Higher Order O.D.E.'s Real, Distinct Roots Examples 1

# Higher Order O.D.E.'s Real, Distinct Roots of The Characteristic Equation Examples 1

Consider the following $n^{\mathrm{th}}$ order linear homogenous differential equation:

(1)
\begin{align} \quad \quad a_0 \frac{d^{n}y}{dt^{n}} + a_1 \frac{d^{n-1}y}{dt^{n-1}} + ... + a_{n-1} \frac{dy}{dt} + a_n y = 0 \end{align}

Recall from the Higher Order Homogenous Differential Equations Real, Distinct Roots of The Characteristic Equation page that if the roots $r_1$, $r_2$, …, $r_n$ to the characteristic equation $a_0r^n + a_1r^{n-1} + ... + a_{n-1}r + a_n = 0$ are distinct real numbers, then $y_1(t) = e^{r_1t}$, $y_2(t) = e^{r_2t}$, …, $y_n = e^{r_nt}$ form a fundamental set of solutions to our differential equation and general solution to our differential equation for constants $C_1$, $C_2$, …, $C_n$ is:

(2)
\begin{align} \quad y = C_1e^{r_1t} + C_2e^{r_2t} + ... + C_ne^{r_nt} \end{align}

We will now look at some examples of solving linear homogenous differential equations of this type.

## Example 1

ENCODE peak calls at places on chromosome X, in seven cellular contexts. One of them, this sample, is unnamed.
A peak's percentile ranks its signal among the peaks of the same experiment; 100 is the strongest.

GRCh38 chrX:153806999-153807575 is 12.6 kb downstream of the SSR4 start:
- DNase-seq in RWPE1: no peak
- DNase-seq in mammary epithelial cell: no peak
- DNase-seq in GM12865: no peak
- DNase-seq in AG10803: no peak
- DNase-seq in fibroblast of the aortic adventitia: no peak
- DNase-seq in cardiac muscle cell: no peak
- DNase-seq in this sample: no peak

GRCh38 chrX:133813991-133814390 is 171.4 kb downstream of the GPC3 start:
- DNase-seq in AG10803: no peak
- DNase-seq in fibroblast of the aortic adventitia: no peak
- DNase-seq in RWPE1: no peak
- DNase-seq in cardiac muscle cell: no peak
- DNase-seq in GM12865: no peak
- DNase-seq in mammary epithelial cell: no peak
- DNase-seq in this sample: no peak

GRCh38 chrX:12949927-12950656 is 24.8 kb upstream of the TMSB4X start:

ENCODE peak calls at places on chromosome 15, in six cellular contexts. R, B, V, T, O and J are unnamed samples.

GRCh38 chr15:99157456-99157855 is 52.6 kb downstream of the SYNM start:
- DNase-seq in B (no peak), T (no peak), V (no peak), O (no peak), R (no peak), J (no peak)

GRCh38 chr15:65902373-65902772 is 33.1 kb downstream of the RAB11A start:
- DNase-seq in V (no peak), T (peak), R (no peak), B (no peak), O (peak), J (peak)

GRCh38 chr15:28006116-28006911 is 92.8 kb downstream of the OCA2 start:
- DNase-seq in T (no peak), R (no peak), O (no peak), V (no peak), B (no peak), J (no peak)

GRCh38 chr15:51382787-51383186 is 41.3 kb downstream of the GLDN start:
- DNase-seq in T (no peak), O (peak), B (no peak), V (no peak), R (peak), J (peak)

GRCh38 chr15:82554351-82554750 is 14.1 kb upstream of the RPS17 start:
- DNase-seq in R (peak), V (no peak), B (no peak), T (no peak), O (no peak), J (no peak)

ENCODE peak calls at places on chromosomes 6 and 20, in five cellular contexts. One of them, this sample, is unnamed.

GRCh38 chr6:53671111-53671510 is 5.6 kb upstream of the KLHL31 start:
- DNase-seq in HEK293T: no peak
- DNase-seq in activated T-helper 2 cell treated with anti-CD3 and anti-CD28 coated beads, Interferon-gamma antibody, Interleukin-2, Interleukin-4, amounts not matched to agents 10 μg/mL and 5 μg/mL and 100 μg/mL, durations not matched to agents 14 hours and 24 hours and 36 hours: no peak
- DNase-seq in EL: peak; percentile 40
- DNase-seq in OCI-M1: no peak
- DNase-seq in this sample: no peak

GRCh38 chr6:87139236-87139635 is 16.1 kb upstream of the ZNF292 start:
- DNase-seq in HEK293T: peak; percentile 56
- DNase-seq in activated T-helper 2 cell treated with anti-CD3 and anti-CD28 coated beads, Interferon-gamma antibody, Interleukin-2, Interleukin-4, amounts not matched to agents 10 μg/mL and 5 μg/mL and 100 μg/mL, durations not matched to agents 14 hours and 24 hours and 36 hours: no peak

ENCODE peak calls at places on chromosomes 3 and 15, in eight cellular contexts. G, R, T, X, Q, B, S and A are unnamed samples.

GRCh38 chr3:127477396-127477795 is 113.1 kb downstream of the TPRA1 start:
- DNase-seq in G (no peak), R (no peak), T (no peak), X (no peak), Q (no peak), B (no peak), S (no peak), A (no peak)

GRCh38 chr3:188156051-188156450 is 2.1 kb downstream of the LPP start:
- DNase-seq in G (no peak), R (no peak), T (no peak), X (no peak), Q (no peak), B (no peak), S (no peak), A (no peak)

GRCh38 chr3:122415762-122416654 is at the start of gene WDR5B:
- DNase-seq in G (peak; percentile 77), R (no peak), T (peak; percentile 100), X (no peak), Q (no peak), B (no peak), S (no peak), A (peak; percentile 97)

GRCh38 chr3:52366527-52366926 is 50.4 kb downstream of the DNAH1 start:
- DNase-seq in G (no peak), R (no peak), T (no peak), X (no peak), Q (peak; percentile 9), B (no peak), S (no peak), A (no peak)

Find the general solution to the differential equation $\frac{d^3y}{dt^3} + \frac{d^2y}{dt^2} -2 \frac{dy}{dt} = 0$.

The characteristic equation for this differential equation is $r^3 + r^2 - 2r = 0$. We immediately see that one root is $r_1 = 0$ is a root to the characteristic equation, and so we can factor it out as $r(r^2 + r - 2) = 0$. The quadratic term can be factored as well to get:

(3)
\begin{align} \quad r(r+2)(r-1) = 0 \end{align}

Therefore $r_1 = 0$, $r_2 = 1$ and $r_3 = -2$. Therefore the general solution to this differential equation is given by:

(4)
\begin{align} \quad y = C_1e^{0t} + C_2e^{t} + C_3e^{-2t} \\ \quad y = C_1 + C_2e^t + C_3e^{-2t} \end{align}

## Example 2

Find the general solution to the differential equation $2\frac{d^4y}{dt^4} - 2\frac{d^3y}{dt^3} -14 \frac{d^2y}{dt^2} + 2\frac{dy}{dt} + 12y = 0$.

The characteristic equation for this differential equation is:

(5)
\begin{align} \quad 2r^4 - 2r^3 - 14r^2 + 2r + 12 = 0 \\ \quad r^4 - r^3 - 7r^2 + r + 6 = 0 \end{align}

By trial and error we can see that $r_1 = 1$ is a solution to the characteristic equation. We can then do polynomial long division to factor our characteristic equation as:

(6)
\begin{align} \quad (r - 1)(r^3 - 7r - 6) = 0 \end{align}

Using trial and error once again, we can see that $r_2 = -1$ makes the factor $r^3 - 7r - 6 = 0$, and so by using polynomial long division again, we have that:

(7)
\begin{align} \quad (r - 1)(r + 1)(r^2 - r - 6) = 0 \end{align}

We can now easily factor the quadratic term as $(r - 3)(r + 2)$ and so:

(8)
\begin{align} \quad (r - 1)(r + 1)(r - 3)(r + 2) = 0 \end{align}

Therefore $r_3 = 3$ and $r_4 = -2$. Therefore the general solution to this differential equation is:

(9)
\begin{align} \quad y = C_1e^{t} + C_2e^{-t} + C_3e^{3t} + C_4e^{-2t} \end{align}